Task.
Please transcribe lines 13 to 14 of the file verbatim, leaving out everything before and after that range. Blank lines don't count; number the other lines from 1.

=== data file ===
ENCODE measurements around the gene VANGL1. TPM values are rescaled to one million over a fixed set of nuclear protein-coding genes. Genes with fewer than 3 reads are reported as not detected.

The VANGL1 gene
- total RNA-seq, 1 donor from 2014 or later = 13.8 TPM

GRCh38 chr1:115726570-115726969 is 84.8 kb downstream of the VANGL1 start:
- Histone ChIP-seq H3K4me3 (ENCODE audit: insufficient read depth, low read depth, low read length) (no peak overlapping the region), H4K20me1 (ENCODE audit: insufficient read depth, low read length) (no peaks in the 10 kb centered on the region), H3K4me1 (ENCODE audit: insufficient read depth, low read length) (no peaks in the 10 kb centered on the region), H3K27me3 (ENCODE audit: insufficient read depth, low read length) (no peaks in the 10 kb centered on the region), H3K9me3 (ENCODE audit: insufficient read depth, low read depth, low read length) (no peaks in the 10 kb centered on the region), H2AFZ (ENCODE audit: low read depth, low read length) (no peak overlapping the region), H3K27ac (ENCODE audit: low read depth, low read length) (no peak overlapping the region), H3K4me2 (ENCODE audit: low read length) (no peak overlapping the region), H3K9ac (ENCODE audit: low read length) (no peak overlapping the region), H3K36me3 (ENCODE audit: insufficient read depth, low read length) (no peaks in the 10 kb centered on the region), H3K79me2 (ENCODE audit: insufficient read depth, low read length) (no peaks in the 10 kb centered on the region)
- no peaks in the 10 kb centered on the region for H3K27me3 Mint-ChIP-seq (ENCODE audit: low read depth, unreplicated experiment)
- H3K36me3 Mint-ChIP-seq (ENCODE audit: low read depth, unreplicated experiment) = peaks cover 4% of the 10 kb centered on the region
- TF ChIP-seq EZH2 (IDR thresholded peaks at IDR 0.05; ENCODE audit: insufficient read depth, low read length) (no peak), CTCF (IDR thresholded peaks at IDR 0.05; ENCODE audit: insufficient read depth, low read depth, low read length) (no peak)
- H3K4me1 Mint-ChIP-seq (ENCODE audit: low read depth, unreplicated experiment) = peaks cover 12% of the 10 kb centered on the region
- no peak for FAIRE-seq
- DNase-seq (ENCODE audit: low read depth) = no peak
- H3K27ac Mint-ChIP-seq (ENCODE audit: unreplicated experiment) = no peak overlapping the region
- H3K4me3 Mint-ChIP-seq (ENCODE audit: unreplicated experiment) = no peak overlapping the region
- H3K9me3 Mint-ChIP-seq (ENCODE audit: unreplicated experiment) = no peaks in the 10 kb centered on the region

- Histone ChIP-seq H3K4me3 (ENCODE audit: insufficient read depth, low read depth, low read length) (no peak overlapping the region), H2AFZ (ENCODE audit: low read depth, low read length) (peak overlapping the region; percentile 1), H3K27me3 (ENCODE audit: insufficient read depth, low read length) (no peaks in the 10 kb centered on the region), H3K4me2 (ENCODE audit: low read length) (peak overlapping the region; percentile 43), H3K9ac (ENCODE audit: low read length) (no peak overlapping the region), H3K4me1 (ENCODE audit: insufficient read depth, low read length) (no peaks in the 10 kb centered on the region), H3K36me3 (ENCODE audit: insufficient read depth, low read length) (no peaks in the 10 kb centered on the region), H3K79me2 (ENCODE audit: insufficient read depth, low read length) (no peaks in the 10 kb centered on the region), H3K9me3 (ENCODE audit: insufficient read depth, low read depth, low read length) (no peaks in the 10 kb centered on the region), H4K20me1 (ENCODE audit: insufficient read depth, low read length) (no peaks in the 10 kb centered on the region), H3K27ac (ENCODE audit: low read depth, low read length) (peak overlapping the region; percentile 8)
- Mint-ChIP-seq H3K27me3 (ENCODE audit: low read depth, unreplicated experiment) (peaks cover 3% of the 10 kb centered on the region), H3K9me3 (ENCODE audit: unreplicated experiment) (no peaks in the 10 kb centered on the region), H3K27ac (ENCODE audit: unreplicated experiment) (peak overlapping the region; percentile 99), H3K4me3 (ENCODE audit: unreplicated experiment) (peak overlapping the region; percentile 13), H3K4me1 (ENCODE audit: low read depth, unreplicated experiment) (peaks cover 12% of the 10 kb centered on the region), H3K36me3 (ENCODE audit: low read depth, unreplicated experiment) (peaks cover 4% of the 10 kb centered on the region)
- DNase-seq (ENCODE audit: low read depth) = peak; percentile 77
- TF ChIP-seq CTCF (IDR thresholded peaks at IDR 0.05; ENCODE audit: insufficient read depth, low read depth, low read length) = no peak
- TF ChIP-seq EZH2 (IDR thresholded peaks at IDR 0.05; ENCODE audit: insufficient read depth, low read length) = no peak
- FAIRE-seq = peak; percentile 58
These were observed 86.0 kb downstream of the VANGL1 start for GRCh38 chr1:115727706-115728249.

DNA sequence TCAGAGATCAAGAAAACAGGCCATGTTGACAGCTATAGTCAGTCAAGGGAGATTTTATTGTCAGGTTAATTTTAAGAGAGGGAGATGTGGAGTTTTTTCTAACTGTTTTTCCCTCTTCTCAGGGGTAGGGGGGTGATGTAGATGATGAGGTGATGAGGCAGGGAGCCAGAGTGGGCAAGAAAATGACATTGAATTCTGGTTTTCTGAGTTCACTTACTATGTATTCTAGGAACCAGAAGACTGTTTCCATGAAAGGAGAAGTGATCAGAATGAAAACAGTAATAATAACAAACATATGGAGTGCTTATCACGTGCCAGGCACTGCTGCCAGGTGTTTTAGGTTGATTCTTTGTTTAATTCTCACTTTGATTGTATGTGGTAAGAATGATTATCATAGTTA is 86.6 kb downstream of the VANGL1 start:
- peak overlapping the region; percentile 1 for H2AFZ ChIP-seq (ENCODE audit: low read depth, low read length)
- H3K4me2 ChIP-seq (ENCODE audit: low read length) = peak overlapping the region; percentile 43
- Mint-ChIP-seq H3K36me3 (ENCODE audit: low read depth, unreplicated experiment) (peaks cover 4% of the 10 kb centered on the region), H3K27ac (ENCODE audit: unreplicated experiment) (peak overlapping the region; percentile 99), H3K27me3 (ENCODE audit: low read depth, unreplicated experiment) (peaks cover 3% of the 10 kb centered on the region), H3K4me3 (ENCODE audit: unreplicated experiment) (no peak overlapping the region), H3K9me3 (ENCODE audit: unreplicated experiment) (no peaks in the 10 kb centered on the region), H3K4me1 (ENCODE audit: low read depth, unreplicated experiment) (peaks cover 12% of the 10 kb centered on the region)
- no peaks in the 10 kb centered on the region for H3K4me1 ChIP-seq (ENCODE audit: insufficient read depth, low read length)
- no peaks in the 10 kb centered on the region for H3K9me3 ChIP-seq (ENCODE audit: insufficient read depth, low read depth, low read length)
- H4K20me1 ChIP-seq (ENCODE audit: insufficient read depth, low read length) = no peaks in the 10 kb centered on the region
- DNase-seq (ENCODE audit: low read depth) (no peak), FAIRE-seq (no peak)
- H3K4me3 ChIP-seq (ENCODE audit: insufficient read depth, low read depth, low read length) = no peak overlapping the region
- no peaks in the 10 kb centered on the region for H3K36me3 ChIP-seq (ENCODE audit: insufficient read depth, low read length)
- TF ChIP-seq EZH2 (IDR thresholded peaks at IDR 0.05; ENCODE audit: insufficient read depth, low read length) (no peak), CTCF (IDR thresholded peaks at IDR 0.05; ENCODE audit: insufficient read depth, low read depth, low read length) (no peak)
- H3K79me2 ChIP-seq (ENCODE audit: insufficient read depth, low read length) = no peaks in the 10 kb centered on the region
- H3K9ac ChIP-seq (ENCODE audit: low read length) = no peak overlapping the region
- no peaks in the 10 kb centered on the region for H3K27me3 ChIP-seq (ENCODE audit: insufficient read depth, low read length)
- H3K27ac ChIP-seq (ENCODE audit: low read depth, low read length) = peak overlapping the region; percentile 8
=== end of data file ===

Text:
- H3K4me3 Mint-ChIP-seq (ENCODE audit: unreplicated experiment) = no peak overlapping the region
- H3K9me3 Mint-ChIP-seq (ENCODE audit: unreplicated experiment) = no peaks in the 10 kb centered on the region